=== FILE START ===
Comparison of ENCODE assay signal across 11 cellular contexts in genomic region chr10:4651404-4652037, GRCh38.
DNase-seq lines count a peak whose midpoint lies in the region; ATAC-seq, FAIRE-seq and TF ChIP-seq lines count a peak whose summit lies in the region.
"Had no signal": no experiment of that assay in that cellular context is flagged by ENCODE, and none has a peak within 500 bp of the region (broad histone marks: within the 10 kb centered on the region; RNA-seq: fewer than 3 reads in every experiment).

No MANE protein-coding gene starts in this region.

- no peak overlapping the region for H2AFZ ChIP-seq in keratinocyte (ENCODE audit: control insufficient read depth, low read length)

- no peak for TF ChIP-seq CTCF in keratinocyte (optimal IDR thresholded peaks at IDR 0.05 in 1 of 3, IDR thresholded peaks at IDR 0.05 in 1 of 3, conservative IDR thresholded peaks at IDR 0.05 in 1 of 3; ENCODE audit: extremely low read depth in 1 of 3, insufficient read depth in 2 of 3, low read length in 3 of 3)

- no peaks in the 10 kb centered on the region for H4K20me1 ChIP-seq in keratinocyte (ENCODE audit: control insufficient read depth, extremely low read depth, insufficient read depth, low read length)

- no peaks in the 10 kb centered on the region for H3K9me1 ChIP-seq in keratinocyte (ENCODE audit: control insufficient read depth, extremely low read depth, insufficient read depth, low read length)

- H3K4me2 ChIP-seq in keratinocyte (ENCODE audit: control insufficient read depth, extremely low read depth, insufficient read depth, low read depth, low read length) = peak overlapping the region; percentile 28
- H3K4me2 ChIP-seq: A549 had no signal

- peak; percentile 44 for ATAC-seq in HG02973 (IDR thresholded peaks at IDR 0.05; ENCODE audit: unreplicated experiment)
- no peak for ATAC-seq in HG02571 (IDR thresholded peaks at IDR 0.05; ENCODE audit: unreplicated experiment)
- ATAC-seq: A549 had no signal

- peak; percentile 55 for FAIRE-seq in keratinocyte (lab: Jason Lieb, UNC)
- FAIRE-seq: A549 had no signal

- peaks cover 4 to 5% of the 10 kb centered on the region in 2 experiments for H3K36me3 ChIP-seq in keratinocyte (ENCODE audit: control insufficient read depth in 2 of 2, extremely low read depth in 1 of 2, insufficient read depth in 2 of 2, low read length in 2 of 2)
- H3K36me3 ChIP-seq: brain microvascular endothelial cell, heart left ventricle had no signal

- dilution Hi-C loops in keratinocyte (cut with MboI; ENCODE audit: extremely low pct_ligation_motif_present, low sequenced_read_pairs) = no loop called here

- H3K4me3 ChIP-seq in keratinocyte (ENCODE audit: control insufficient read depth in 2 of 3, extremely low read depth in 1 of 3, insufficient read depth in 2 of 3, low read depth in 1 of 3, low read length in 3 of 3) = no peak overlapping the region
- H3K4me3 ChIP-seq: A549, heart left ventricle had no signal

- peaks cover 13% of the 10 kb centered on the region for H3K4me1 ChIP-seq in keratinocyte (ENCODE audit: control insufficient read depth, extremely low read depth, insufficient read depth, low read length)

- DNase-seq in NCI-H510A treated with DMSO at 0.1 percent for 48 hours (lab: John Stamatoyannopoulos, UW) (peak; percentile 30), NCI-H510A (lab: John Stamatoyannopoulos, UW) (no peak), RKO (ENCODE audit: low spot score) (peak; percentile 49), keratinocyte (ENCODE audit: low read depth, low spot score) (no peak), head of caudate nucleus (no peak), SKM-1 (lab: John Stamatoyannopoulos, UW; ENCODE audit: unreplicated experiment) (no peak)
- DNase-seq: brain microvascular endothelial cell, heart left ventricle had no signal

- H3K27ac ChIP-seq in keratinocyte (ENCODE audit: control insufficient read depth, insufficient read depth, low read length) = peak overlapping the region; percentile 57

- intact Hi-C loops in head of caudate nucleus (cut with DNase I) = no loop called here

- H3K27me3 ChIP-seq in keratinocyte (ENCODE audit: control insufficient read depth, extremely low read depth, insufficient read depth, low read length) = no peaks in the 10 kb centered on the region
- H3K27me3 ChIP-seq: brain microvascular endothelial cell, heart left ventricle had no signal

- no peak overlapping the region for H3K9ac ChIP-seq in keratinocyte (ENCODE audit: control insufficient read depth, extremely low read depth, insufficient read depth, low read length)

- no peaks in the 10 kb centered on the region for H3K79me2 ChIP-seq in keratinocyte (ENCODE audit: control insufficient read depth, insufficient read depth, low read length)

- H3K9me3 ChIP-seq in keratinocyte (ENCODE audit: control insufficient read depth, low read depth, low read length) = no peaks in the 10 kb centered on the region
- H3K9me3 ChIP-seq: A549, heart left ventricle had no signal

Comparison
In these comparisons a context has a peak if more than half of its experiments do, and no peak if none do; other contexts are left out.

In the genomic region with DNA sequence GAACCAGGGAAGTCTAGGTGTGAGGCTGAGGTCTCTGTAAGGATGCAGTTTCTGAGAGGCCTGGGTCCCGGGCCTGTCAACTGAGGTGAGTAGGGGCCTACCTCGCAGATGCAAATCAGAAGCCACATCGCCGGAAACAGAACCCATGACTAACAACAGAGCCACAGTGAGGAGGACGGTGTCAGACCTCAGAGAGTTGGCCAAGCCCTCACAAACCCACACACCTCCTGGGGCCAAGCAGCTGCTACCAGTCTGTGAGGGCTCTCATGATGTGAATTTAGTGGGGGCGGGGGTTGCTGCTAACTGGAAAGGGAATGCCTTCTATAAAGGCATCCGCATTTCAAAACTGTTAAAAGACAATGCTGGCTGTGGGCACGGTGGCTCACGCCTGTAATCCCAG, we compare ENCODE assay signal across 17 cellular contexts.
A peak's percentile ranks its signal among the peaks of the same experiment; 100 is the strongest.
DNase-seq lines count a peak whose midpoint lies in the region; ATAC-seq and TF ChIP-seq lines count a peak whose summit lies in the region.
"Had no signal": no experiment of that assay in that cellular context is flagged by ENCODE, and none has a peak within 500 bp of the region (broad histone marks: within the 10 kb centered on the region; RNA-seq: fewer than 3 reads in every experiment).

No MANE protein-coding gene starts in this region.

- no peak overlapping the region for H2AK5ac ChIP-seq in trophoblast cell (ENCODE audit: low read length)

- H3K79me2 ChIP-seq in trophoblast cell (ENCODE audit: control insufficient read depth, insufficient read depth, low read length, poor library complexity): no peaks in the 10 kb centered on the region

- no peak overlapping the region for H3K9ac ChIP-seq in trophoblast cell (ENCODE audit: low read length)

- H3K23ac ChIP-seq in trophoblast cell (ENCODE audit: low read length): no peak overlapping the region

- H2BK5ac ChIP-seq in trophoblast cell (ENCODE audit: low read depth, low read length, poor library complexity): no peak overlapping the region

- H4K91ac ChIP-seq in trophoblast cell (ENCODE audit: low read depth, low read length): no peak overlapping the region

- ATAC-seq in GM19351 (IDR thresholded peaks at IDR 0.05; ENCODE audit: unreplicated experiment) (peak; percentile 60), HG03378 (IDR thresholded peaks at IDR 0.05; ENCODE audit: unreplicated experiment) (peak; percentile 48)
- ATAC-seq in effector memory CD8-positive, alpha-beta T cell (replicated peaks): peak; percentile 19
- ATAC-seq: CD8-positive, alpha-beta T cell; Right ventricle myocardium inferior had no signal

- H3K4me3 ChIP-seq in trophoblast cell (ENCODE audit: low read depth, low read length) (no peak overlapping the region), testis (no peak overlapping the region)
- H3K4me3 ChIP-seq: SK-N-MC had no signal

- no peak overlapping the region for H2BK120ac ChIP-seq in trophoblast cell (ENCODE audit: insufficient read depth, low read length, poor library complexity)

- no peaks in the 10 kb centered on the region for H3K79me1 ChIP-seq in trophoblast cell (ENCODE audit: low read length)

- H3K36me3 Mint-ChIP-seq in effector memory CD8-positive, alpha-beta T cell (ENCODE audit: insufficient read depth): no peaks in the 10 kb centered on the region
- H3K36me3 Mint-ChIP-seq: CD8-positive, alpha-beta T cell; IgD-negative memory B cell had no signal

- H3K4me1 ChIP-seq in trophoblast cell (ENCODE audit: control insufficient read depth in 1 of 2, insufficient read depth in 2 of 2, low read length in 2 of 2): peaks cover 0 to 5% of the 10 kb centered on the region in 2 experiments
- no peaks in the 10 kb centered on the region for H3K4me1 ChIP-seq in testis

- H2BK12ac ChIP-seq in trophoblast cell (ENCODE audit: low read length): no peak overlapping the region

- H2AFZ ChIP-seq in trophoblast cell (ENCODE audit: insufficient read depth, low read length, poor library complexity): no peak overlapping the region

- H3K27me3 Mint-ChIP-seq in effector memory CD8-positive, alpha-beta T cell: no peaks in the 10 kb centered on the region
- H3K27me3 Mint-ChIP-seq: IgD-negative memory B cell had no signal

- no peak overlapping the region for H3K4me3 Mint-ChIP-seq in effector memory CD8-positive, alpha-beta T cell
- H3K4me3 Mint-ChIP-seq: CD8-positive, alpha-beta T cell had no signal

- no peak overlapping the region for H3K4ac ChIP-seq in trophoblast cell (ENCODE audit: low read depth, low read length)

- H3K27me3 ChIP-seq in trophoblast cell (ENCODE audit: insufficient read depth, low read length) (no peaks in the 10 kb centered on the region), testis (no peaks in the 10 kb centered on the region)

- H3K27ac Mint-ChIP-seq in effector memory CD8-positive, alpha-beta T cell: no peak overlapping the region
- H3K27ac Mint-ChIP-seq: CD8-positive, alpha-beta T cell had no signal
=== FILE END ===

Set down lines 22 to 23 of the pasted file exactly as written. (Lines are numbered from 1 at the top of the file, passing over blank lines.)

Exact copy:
- DNase-seq in NCI-H510A treated with DMSO at 0.1 percent for 48 hours (lab: John Stamatoyannopoulos, UW) (peak; percentile 30), NCI-H510A (lab: John Stamatoyannopoulos, UW) (no peak), RKO (ENCODE audit: low spot score) (peak; percentile 49), keratinocyte (ENCODE audit: low read depth, low spot score) (no peak), head of caudate nucleus (no peak), SKM-1 (lab: John Stamatoyannopoulos, UW; ENCODE audit: unreplicated experiment) (no peak)
- DNase-seq: brain microvascular endothelial cell, heart left ventricle had no signal